A History of Ollie’s Trolley & LUMS Restaurants

I can not even quantify my excitement when I knew I’d eat at Ollie’s Trolley in Louisville. But before I continue, here is some background on Ollie’s Trolley.

Ollie’s Trolley History

Ollie’s Trolley was an offshoot brand of the restaurant chain LUMS. Brothers Stuart and Clifford Perlman purchased a 16-seat diner in Miami Beach from its founder, Burnett Carvin, in 1956. LUMS’ hot dogs steamed in beer cemented their now legendary status.

The brothers would grow LUMS to over 300 locations throughout the United States. Then, after purchasing the Caesars Palace Casino (Las Vegas) in 1969, they turned around and sold LUMS to John Y. Brown in 1971.

The Colonel of Burgers?

If that name seems familiar, it’s because he was the governor of Kentucky at one point and, most importantly, the founder of the Kentucky Fried Chicken Company. He purchased the Kentucky Fried Chicken concept from Colonel Sanders and helped build an iconic brand worldwide.

Brown was looking to spruce up LUMS a little bit with the best burger recipe around. So, in 1971, the burger from Ollie’s Sandwich Shop (which seated about 20 folks) was brought to his attention. He ate the burger and loved it.

Brown tried to buy the burger recipe multiple times, but Ollie Gleichenhaus (the owner) turned him down each time. He even offered to make Ollie more famous than Colonel Sanders.

After working on his ego, Brown eventually wears him down, and after 37 years of running his shop, Ollie closes up. He works on streamlining the 32-spice burger recipe with the LUMS folks.

A Trolley for Ollie

While this happened, Brown worked on a separate concept involving a trolley car that would only serve take-out food. These trolleys would easily fit in 3 car spaces. At some point, merging the Ollie Burger with the trolley concept happened.

In early 1973, the first Ollie’s Trolley opened in Louisville, Kentucky, and within three years, there were almost 100 locations. But, unfortunately, Ollie’s Trolley concept never really caught on. By the early 1980s, they were rapidly disappearing across the U.S. landscape.

October 29, 1981, Classified Ad in the Courier-Journal (Louisville, Kentucky)

Current Ollie’s Trolley Restaurant Locations

Today, there are 3 Ollie’s Trolleys still in operation. However, the location in Washington D.C. has a more extensive restaurant-style menu and is the only one of three not to be housed in a trolley but a corner building.

The Cincinnati, Ohio Ollie’s Trolley is still in an original car, but the menu features BBQ/Southern comfort food and has outdoor seating. The Ollie’s Trolley in Louisville, Kentucky, is closest to the original concept created by LUMS and Ollie.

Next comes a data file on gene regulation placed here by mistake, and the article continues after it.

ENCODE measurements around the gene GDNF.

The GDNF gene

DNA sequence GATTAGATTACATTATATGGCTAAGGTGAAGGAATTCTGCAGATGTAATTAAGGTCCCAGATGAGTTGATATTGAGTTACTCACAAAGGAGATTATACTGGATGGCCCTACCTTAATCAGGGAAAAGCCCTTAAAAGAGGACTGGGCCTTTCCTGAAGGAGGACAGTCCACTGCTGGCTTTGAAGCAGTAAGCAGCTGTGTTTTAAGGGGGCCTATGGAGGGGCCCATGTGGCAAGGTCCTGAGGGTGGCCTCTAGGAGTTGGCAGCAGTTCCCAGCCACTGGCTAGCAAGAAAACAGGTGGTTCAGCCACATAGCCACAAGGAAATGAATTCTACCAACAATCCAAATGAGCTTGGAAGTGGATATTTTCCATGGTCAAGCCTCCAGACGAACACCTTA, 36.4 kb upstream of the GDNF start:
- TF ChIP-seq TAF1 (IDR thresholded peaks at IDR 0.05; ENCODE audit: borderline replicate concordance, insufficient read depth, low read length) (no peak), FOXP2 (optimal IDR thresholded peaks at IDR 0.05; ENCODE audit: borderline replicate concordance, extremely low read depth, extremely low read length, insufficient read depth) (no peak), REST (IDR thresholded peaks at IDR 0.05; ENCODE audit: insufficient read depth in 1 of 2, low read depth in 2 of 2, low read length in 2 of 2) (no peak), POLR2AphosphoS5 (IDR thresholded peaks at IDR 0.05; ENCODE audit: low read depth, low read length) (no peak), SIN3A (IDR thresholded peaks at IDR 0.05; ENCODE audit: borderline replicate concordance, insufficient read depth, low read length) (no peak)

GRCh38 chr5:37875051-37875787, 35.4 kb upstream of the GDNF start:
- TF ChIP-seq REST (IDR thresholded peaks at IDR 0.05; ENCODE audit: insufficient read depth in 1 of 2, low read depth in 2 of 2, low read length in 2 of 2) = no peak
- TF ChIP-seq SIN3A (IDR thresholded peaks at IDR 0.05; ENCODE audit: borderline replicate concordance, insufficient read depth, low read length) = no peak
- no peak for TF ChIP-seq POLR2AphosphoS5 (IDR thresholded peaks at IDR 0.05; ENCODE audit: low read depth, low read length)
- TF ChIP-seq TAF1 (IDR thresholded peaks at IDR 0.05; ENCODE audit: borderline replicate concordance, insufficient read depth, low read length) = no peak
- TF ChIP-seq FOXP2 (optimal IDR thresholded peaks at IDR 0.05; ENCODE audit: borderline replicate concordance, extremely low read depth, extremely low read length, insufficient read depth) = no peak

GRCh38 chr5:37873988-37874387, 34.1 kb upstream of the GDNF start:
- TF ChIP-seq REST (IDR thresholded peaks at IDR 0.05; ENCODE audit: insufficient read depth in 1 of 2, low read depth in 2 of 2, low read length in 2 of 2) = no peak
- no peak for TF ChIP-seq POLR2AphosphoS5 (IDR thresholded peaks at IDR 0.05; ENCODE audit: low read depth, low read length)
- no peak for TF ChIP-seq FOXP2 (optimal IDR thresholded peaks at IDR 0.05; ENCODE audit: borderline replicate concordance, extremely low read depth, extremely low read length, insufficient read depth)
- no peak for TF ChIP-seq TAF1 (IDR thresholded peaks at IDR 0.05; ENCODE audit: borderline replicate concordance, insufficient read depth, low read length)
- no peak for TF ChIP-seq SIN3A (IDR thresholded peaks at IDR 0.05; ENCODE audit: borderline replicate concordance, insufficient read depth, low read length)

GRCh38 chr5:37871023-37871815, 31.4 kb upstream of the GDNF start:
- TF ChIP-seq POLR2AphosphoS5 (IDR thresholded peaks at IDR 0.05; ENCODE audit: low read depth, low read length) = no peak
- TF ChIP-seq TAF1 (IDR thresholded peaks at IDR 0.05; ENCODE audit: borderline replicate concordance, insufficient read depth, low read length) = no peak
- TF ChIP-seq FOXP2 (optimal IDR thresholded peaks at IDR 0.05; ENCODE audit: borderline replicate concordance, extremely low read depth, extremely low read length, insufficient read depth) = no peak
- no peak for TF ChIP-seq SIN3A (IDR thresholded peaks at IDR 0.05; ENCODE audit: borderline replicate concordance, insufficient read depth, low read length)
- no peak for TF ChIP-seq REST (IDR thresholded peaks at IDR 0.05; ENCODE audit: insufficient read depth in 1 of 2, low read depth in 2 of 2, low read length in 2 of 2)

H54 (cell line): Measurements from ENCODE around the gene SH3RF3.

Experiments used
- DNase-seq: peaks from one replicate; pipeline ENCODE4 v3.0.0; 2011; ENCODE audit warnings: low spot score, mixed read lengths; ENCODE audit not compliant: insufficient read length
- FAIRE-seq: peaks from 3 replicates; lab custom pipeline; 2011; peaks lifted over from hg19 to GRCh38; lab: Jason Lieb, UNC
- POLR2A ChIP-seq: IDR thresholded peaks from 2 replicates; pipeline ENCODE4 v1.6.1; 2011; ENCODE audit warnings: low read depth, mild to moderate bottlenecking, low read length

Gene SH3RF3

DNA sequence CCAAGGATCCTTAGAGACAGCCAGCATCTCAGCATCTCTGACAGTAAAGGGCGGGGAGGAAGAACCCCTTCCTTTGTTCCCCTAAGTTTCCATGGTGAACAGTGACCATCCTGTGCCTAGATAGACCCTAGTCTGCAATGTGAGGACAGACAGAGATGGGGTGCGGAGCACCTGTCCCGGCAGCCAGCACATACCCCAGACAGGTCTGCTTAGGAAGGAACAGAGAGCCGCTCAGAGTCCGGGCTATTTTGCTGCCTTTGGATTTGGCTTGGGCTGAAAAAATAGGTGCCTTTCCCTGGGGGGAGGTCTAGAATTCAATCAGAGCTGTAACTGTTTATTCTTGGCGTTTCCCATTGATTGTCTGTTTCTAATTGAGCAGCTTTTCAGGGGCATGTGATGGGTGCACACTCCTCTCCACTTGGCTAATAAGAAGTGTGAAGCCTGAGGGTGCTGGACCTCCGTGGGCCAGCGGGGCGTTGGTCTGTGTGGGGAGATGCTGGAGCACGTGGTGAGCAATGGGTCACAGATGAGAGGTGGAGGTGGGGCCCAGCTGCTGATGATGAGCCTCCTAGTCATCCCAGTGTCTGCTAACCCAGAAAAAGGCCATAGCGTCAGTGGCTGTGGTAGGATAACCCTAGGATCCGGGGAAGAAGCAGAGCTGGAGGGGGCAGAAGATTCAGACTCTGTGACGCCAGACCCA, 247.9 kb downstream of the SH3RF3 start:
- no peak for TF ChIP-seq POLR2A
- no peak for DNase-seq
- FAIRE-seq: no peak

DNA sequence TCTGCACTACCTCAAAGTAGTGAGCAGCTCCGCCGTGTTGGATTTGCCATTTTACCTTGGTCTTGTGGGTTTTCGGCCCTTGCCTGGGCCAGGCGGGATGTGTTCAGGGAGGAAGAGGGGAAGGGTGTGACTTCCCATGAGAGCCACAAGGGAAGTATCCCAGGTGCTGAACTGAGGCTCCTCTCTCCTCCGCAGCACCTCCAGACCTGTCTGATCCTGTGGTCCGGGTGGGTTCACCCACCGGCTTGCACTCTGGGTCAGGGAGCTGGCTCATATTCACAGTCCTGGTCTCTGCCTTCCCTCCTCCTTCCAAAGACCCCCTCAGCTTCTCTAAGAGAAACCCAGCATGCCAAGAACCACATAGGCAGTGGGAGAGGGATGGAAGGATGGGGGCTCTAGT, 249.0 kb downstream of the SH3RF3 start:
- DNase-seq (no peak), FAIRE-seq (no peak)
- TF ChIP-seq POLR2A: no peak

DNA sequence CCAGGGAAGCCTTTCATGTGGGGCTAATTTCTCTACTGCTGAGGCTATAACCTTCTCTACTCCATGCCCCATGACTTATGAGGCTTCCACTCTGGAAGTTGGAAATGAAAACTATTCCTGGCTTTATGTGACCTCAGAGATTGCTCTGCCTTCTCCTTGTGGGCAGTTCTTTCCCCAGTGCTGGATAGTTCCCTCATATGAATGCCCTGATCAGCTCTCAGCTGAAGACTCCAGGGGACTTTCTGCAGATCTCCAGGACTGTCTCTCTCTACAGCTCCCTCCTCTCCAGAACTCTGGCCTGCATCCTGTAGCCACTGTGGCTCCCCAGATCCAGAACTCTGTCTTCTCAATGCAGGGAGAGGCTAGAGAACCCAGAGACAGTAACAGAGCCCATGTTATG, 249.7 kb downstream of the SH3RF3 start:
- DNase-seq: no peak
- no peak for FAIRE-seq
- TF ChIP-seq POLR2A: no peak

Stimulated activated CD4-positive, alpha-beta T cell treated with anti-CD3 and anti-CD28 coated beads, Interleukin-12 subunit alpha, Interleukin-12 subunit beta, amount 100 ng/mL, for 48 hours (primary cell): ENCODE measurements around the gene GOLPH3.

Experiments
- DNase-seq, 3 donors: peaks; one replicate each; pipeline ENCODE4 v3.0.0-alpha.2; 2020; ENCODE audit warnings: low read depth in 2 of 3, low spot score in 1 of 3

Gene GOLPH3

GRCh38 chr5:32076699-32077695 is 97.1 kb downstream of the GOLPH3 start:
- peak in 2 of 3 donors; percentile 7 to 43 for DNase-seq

I suggest you read this great story about Ollie’s Trolley by Keith Pandolfi: He Could’ve Been a Colonel: The Story of Ollie’s Trolley.

Now, back to your regularly scheduled program.

Ollie’s Trolley in Louisville

Ollie's Trolley in Louisville, Kentucky
Ollie’s Trolley in Louisville, Kentucky

John was driving our rental car with my wife in the passenger front seat. Me? I was sitting on the passenger side, in the middle row of the vehicle.

John turned the corner, and I remember this clearly in slow motion, seeing Ollie’s Trolley sitting in that parking lot. It’s finally right before my eyes after years of just seeing pictures.

I walked up, stood there, and took it all in. I was thinking, who knows if I’ll ever make it back here again?

A few folks were in line, so John and I joined them. It’s pretty tight quarters when you step inside with a menu board on the farthest right wall.

Next to the menu was the order window, and then to the left was the pickup window. So I’d say six or seven folks fit in comfortably, which might even be a slight exaggeration.

Ready to Eat!

I get my food sack, and we walk back to our rental. After the first bite of the Ollie Burger, I thought that a lot was going on flavor-wise. It was a much larger patty than I expected. This sauce could not have been the original version of the Ollie Sauce served in Ollie’s Sandwich Shop.

My final thoughts on the Ollie Burger are yes, it’s excellent, it’s different, and yes, it’s not for everyone. However, the seasoned fries were highly addictive and went well with the spiced-up thousand island-ish Ollie’s Sauce.

Ollie's Trolley Menu Board
Ollie’s Trolley Menu Board
Ollie's Trolley Ollie Burger with Cheese
The Ollie Burger with Cheese
Ollie's Trolley Ollie Fries
Sack of Ollie Fries

Ollie’s Trolley
978 S 3rd Street
Louisville, Kentucky
(502) 583-5214

Facebook – https://www.facebook.com/OlliesTrolley

Monday 10:30 am – 4:00 pm
Tuesday 10:30 am – 4:00 pm
Wednesday 10:30 am – 4:00 pm
Thursday 10:30 am – 4:00 pm
Friday 10:30 am – 4:00 pm
Saturday CLOSED

Other Ollie Burger Locations

Ollie’s Trolley
1607 Central Avenue
Cincinnati, Ohio
(513) 381-6100

Ollie’s Trolley
425 12th St NW
Washington, DC
(202) 770-8614

Flashback Diner

Unfortunately, I never had a chance to eat an Ollie Burger from Ollie’s Sandwich Shop, LUMS, or Ollie’s Trolley back in its heyday. I did visit the Flashback Diner in Davie, Florida, for an Ollie Burger.

Ollie Burger description on Flashback Diner Menu